Hewitt posits that violence is a response to being excluded from the political arena, such that people will resort to violence if they see the political system as unresponsive to their needs. So when Chechen rebel bands intensified attacks on Russian troops and civilian targets, the Russian federation responded in kind and, in some cases, with even greater force. The group instinct of the Chechens perceived this as a threat. Based on Evan Harrington's (2004) theory of inter-group hostility, the situation is rife for violence when a "group senses a threat from its government, from another group in the same country, or another government."
All the known political and psychological theories on inter-group hatred, prejudice, realistic conflict, ethnocentrism and authoritarianism may have come into play to hasten the plunge of the Russia-Chechen conflict into the pit of violence and hostility.
Russia is a melting pot of races, cultures and religions, making the federation a stratified society. This condition breeds inter-group hatred, in which there will always be unequal power relations and even discrimination between social groups. (Amiot, C. & Bourhis, R., 2005) The Russians who comprise the social and political majority in the federation may thus look down on the smaller Muslim segment of the population who are then reduced to a minority or low-status group. Amiot & Bourhis (2005) observe that the dominant group members in such a situation tend to initiate "overt" or "covert" acts of discrimination against the low-power groups. This portends certain trouble because at a later stage, the members of the low power group may become aware that their precarious power position could be compensated by their numerical strength. In other words, the minority group may eventually decide to challenge the majority, especially when the former perceive that the latter represents a serious threat to their well-being.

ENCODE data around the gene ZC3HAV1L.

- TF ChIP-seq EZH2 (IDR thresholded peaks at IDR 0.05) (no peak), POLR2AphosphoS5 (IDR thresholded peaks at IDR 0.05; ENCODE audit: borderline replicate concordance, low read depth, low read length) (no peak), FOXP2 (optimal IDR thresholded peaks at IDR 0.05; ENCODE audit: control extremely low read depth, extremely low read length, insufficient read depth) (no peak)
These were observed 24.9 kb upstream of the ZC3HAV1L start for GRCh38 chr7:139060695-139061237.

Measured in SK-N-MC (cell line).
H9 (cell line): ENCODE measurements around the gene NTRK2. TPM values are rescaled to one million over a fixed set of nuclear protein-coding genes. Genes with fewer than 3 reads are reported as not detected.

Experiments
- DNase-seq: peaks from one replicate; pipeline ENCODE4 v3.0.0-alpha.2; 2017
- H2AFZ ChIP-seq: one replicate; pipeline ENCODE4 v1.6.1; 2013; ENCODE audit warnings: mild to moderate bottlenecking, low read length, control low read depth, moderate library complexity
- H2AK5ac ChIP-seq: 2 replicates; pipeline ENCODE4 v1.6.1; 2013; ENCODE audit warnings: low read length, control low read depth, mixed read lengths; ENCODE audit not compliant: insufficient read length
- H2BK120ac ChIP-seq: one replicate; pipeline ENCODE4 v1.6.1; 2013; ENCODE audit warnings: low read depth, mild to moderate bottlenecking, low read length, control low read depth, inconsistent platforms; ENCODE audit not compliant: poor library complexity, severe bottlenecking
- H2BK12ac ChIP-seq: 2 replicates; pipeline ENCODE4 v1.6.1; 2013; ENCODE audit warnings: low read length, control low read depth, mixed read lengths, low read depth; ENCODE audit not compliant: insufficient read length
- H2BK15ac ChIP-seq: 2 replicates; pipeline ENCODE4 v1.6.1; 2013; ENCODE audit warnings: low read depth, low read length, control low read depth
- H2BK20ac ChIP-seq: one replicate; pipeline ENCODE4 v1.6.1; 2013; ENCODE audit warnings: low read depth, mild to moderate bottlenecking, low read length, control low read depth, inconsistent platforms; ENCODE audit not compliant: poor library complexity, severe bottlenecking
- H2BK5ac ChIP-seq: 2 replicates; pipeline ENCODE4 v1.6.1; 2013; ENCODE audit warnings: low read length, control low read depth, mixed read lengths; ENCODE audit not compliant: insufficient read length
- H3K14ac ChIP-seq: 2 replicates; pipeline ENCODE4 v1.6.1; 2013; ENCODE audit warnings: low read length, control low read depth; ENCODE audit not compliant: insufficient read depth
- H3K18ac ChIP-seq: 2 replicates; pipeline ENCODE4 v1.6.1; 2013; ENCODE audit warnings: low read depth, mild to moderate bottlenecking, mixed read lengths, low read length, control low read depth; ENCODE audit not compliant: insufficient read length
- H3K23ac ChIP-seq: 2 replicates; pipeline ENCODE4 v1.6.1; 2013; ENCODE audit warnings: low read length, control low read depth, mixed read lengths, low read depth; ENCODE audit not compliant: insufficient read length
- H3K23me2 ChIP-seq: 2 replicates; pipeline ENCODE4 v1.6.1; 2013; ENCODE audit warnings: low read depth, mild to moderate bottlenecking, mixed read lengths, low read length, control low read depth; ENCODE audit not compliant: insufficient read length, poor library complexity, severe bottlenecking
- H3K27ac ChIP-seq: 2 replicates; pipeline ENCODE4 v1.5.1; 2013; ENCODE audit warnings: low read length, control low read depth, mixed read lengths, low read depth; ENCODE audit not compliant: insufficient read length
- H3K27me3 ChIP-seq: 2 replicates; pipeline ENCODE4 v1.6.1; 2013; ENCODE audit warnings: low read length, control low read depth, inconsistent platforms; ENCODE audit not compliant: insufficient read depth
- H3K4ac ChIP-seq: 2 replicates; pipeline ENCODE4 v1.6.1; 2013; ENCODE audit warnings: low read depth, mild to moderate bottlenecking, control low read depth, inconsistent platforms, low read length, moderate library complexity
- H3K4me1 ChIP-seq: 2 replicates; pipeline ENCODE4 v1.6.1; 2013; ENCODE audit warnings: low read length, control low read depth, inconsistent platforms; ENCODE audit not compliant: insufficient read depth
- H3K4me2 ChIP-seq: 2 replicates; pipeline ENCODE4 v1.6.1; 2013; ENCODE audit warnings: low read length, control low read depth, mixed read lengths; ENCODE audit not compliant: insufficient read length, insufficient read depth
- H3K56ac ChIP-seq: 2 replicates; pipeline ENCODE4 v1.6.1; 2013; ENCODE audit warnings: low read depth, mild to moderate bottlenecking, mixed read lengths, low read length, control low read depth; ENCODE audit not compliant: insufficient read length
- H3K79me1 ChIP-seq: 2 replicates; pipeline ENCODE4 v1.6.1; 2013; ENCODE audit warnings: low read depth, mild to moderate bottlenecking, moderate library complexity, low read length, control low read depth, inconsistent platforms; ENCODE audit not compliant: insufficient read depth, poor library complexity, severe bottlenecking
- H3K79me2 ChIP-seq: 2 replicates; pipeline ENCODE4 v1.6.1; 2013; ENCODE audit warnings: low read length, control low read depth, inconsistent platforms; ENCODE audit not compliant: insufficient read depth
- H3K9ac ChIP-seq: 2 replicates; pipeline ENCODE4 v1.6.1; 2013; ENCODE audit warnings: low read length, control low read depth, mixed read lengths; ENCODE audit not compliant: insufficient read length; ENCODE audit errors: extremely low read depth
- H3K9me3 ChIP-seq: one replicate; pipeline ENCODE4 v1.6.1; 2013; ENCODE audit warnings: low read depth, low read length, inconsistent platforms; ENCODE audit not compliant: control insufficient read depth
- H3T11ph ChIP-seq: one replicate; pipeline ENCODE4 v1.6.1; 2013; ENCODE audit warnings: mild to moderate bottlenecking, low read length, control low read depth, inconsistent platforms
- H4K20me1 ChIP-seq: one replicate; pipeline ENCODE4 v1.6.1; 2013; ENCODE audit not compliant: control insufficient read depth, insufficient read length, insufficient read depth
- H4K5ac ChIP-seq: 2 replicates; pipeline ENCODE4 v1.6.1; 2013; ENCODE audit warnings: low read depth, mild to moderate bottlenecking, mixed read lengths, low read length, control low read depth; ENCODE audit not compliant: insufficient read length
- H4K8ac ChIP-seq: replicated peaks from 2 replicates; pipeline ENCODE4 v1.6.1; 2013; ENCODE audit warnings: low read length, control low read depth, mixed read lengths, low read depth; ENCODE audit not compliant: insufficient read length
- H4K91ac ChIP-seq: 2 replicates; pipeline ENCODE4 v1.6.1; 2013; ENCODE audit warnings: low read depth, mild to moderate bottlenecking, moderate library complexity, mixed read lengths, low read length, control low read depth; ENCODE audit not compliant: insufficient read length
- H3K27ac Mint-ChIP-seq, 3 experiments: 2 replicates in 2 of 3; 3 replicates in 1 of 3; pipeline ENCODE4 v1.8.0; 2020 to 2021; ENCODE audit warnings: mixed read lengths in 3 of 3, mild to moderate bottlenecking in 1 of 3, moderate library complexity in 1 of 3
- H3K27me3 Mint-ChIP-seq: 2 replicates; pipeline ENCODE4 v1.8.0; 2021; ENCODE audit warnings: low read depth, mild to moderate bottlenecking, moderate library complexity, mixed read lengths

In the Chechen conflict, it is possible that the dominant or high-status group is reacting to the same threat being felt by the Muslim minority or low-status group. But what the dominant group may be protecting is its legitimacy and stability, while the minority group feels that the threat is directed at their ethnic and religious integrity, among other parochial interests.
Members of a minority group also harbor discontent with the larger society they belong to when they perceive that society to be decadent and the values it enshrines run counter to the values held dear by their smaller group (Wikipedia).
Group violence erupts when the more peaceful avenues for change, such as strikes and street marches, hold no promise of success (Townshend, C., 2002).
Brian Mullen (1986) points out that when such acts of violence involve larger crowds, the level of atrocity tends to be greater. "As the size of the crowd increases, the lynch mob becomes de-individualized and less attentive to self-regulatory clues."
The anonymity afforded by a crowd also emboldens people into committing of acts of violence.